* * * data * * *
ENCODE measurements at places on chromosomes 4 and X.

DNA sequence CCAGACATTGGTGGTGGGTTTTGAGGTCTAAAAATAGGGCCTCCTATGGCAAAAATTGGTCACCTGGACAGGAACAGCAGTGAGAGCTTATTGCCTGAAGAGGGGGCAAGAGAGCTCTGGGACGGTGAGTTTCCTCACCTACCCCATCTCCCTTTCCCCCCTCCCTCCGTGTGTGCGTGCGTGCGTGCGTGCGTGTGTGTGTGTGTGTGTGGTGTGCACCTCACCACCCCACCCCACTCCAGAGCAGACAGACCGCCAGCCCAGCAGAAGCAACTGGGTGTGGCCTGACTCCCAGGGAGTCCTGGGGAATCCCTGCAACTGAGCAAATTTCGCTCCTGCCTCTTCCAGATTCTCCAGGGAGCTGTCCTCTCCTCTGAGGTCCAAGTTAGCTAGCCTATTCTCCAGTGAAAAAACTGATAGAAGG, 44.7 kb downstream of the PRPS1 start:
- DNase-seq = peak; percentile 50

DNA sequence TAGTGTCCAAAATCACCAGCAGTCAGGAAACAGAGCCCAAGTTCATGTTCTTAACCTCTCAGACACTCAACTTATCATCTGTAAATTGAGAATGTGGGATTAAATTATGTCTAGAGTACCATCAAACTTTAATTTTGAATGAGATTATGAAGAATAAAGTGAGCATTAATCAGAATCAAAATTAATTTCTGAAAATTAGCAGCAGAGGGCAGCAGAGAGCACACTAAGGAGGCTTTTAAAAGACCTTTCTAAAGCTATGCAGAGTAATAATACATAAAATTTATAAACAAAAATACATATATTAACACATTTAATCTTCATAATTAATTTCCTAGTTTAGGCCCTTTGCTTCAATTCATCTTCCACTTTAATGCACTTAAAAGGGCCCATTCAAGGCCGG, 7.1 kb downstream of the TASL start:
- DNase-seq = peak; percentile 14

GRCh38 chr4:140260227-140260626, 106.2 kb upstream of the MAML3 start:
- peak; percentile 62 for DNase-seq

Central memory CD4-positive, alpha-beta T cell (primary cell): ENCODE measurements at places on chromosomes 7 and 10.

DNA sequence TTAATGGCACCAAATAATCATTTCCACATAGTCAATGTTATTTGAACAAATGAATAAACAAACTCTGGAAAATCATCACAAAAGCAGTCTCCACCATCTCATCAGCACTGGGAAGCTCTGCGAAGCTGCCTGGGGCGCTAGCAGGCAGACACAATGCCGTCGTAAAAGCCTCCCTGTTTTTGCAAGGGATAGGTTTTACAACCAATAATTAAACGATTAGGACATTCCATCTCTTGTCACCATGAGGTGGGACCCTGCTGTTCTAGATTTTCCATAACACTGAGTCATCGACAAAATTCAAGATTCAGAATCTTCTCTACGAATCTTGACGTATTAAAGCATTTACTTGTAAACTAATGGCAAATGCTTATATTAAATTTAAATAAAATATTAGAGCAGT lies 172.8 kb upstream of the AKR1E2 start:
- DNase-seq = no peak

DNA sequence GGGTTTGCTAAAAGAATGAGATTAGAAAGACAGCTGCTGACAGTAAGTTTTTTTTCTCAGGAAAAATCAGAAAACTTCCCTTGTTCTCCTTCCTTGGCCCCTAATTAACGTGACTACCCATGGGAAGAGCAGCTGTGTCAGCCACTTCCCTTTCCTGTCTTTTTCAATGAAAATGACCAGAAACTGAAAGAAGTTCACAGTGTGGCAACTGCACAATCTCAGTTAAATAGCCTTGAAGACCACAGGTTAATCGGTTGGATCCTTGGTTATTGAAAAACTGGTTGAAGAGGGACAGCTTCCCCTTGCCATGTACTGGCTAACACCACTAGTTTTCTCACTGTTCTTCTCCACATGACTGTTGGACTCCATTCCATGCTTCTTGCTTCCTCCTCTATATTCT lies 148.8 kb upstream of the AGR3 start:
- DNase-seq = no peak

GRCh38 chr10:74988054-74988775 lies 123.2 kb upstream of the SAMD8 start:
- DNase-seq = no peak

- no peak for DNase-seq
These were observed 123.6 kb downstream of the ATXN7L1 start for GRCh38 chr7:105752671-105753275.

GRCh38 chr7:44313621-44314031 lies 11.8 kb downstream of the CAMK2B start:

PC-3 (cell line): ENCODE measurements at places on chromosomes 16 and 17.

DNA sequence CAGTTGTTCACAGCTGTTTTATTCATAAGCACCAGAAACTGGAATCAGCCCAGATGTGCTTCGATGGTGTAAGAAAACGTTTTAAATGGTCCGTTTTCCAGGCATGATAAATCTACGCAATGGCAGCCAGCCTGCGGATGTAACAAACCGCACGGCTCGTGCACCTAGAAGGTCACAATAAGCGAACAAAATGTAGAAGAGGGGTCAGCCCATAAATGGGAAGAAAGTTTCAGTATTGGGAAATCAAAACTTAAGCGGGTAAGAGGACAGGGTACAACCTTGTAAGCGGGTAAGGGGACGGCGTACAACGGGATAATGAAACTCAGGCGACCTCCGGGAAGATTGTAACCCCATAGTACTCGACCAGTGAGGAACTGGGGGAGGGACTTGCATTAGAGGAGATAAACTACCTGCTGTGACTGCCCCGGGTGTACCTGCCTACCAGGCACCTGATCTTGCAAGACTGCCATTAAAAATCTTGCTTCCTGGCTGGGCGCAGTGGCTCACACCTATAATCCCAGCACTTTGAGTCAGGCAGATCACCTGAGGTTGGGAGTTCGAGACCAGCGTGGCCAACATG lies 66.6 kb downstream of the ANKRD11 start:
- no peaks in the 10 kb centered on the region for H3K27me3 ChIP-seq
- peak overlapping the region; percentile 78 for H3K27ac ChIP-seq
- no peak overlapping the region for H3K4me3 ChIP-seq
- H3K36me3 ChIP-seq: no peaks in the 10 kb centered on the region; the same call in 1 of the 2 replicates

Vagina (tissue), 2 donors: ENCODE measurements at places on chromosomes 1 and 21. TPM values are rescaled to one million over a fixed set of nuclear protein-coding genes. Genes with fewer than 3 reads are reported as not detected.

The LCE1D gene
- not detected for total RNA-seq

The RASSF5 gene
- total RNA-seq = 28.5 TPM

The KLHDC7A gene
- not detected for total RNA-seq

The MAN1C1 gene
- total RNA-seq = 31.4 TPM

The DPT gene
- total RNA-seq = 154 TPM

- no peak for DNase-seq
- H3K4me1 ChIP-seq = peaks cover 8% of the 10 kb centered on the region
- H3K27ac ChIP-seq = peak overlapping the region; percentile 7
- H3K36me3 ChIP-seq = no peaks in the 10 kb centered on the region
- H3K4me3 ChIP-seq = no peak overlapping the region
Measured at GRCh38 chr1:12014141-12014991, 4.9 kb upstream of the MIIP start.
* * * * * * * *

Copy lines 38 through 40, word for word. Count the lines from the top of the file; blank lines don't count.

- H3K36me3 ChIP-seq = no peaks in the 10 kb centered on the region
- H3K4me3 ChIP-seq = no peak overlapping the region
Measured at GRCh38 chr1:12014141-12014991, 4.9 kb upstream of the MIIP start.